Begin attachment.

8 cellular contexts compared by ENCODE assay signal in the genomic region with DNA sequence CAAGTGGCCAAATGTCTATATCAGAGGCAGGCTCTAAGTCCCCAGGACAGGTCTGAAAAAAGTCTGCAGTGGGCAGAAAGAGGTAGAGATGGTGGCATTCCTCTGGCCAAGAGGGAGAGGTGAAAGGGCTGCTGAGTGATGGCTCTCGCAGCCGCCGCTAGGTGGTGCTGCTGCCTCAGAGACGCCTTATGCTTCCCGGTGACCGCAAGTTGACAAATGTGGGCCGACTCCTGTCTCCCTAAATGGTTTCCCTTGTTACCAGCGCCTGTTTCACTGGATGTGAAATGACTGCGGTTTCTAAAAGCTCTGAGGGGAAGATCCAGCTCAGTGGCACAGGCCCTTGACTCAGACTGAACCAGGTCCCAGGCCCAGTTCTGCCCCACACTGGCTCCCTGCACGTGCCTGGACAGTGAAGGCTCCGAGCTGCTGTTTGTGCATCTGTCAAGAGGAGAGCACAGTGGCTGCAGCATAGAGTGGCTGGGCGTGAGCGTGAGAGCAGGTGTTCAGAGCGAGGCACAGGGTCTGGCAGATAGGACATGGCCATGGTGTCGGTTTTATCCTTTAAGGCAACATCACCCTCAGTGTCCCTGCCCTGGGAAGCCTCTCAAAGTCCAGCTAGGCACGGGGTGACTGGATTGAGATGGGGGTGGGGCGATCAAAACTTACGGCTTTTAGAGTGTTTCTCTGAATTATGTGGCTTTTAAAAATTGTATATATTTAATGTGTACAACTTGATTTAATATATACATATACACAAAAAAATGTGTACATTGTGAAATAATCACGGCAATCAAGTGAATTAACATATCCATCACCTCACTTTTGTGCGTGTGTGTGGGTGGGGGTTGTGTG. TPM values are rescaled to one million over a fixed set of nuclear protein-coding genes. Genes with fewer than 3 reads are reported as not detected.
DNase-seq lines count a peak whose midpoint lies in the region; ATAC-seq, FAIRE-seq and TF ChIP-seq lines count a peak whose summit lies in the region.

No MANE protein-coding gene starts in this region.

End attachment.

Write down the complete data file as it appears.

8 cellular contexts compared by ENCODE assay signal in the genomic region with DNA sequence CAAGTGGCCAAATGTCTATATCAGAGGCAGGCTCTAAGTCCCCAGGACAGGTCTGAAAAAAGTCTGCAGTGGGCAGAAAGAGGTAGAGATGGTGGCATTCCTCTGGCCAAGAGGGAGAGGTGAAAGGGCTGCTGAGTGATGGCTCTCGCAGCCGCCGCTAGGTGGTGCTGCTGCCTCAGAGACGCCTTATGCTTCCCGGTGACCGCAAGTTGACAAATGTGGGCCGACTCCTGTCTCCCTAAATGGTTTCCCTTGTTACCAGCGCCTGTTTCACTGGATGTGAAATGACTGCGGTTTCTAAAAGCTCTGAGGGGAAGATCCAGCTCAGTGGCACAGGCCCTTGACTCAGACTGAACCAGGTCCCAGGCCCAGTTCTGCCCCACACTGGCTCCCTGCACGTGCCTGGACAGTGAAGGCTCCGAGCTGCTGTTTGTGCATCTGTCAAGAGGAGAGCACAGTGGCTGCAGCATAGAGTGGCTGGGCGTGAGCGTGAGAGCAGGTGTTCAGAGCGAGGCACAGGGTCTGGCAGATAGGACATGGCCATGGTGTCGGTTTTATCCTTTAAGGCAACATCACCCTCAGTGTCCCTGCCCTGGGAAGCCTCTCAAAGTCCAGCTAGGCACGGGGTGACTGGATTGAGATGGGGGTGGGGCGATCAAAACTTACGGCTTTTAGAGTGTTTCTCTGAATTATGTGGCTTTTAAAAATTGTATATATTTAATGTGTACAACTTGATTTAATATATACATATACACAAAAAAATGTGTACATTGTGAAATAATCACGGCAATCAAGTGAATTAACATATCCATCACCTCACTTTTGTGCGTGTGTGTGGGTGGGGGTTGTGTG. TPM values are rescaled to one million over a fixed set of nuclear protein-coding genes. Genes with fewer than 3 reads are reported as not detected.
DNase-seq lines count a peak whose midpoint lies in the region; ATAC-seq, FAIRE-seq and TF ChIP-seq lines count a peak whose summit lies in the region.

No MANE protein-coding gene starts in this region.